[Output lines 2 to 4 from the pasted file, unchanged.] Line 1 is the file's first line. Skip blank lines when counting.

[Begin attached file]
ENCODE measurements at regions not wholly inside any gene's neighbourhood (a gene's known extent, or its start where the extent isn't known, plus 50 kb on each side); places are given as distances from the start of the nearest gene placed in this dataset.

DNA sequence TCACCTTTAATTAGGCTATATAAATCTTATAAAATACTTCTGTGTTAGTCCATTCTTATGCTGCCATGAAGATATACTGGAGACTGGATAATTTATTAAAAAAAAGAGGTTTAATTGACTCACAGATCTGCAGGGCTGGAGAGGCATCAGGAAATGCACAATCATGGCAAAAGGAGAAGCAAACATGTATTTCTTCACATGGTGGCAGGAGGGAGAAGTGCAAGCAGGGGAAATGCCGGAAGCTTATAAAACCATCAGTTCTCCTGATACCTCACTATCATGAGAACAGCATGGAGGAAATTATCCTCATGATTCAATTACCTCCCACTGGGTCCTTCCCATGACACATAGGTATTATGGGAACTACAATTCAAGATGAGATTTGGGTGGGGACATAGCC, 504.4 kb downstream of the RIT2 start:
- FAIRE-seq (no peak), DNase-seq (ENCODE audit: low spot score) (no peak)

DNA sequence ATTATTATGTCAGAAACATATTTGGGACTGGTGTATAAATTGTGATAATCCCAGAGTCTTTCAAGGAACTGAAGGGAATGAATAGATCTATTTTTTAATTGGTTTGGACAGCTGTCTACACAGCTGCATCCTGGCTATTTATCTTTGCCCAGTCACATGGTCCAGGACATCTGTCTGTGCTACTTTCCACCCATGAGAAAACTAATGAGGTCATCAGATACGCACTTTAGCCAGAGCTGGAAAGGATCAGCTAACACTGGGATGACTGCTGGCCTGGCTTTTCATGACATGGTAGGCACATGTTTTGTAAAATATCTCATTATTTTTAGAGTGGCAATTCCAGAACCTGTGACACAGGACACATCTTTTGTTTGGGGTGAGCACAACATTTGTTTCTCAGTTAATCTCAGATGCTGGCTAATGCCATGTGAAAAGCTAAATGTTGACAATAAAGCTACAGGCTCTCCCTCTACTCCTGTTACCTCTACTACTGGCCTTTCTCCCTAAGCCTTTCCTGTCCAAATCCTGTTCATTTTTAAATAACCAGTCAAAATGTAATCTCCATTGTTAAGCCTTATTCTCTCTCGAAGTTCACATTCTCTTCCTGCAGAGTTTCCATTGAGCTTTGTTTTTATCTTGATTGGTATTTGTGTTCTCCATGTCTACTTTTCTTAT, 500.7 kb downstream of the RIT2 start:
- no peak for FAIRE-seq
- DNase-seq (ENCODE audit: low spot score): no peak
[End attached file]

DNA sequence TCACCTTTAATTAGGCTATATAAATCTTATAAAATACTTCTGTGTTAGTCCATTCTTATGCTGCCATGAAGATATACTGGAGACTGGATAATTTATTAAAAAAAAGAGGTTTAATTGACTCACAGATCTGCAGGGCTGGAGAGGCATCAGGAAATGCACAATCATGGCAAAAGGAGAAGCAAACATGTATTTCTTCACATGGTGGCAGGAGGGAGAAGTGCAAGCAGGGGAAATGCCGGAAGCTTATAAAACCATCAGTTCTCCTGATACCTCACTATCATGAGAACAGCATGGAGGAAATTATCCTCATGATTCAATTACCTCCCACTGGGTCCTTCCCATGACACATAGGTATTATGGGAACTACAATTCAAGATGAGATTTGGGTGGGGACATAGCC, 504.4 kb downstream of the RIT2 start:
- FAIRE-seq (no peak), DNase-seq (ENCODE audit: low spot score) (no peak)

DNA sequence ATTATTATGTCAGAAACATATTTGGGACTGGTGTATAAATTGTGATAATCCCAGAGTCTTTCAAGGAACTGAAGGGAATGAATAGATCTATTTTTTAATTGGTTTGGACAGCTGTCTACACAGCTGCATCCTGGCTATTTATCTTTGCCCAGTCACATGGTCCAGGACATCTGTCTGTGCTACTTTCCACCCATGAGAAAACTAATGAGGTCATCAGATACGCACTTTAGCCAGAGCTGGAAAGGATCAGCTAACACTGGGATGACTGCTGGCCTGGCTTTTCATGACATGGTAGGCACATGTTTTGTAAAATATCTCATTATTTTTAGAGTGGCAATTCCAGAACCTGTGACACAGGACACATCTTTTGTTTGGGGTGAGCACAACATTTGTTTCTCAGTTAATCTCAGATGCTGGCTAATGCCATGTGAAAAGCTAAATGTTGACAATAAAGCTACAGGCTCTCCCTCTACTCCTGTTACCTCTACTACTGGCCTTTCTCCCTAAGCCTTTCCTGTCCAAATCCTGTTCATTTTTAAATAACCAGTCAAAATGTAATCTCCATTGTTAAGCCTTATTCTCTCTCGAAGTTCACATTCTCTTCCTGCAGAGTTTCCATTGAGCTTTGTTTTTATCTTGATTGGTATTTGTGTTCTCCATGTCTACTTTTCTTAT, 500.7 kb downstream of the RIT2 start: